The effects of slavery

I am sitting here reading Inside Babylon by Winston James and Clive Harris as extra information on black peoples lives and experiences in Britain. The particular section that I’m reading from is the chapter Migration, racism and identity formation: The Caribbean experience in Britain. This section is about the West Indian migration to Britain and what their lives and experience were like.

The author started off first by talking about slavery, as the effects from slavery (within black identity) is one of the things that still evident in black people today.
Some points that I found interesting which doesn’t necessarily have to do with my art work but is still important is the effects of colonisation.
A short passage which was originally quoted by Walter Rodney in 1968 stated:

West Indians of every colour still aspire to European standards of dress and beauty. The language which is used by black people in describing ourselves shows how we despise our African appearance. ‘Good hair’ means European hair, ‘good nose’ means a straight nose, ‘good complexion’ means a light complexion. Everybody recognizes how incongruous and ridiculous such terms are, but we continue to use them and express our support of the assumption that white Europeans have a monopoly of beauty, and that black is the incarnation of ugliness. This is why Black Power advocates find it necessary to assert that BLACK IS BEAUTIFUL.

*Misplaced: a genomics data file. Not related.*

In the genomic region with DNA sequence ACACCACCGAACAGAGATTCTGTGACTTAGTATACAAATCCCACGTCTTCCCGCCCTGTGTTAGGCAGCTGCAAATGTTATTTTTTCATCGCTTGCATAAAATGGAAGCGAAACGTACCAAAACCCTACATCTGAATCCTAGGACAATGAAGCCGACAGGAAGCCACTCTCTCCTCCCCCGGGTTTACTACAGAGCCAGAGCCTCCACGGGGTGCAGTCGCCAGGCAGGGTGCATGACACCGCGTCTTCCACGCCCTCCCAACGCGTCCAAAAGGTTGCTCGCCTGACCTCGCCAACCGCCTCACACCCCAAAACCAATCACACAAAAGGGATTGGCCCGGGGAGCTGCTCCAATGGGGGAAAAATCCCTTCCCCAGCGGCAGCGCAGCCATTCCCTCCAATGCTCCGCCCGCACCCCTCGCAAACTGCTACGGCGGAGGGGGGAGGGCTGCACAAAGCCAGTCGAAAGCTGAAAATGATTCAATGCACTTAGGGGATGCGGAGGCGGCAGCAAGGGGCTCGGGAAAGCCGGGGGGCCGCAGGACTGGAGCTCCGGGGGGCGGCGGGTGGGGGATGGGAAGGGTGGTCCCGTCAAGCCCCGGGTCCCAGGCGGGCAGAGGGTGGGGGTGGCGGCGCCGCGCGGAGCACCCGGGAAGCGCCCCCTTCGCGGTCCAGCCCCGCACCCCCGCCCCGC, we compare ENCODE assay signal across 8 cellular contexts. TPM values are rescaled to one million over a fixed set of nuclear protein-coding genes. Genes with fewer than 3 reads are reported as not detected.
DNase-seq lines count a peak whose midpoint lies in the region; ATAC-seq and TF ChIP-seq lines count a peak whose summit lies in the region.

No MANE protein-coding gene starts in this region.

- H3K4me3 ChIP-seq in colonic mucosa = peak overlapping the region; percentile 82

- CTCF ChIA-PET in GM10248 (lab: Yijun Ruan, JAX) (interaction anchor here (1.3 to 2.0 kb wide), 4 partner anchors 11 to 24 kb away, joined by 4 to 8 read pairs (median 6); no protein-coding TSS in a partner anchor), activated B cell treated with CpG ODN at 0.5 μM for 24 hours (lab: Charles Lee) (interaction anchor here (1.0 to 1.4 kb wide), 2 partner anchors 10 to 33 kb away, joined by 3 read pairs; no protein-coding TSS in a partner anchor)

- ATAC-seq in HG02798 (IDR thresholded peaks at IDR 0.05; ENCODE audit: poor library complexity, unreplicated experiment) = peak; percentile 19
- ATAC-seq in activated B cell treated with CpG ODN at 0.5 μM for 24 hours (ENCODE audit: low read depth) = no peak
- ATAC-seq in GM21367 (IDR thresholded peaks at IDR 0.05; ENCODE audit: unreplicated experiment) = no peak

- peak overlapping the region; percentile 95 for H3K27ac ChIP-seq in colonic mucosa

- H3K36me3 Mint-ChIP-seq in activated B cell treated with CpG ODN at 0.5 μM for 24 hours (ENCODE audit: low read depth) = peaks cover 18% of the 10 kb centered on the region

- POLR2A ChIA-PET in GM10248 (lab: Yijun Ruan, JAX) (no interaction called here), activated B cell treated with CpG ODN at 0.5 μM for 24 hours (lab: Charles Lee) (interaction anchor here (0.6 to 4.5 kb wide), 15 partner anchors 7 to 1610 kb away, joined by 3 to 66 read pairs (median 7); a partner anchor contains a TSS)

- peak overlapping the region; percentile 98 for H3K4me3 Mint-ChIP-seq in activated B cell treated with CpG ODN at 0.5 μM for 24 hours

This extract spoken in 1968 still reflects the Caribbean mentally today. I remember at school the non-white girls who had the long hair and the lighter skin, were told they were beautiful, by the black girls who wished that they too could resemble them. These girls were also put on a higher pedestal to any of the black girls.
This particular mentality stems from slavery where the white slave owner would treat each slave differently due to the shade of the skin. As Winston James said; 

“…a complex hierarchy of human shades, what one prominent Caribbeanist has aptly called a ‘multilayered pigmentocracy’,…evolved wherein those who approximated most closely to the European type (in terms of hair texture, skin colour, facial characteristics, etc.) were accorded high status…and those deemed to have been without, or with few such characteristics, were likewise relegated to the bottom of the social hierarchy. Thus the ‘coloureds’ (the so-called ‘mulattoes’) -offspring of the union of Europeans (almost invariably men) and African (almost invariably women) – were regarded as congenitally superior to ‘pure Africans’ and moreover, were treated as such.”


It is sad to say that it is clear that the effects of slavery are still with us today.
I can’t wait to read on further to find out and understand more on this situation.

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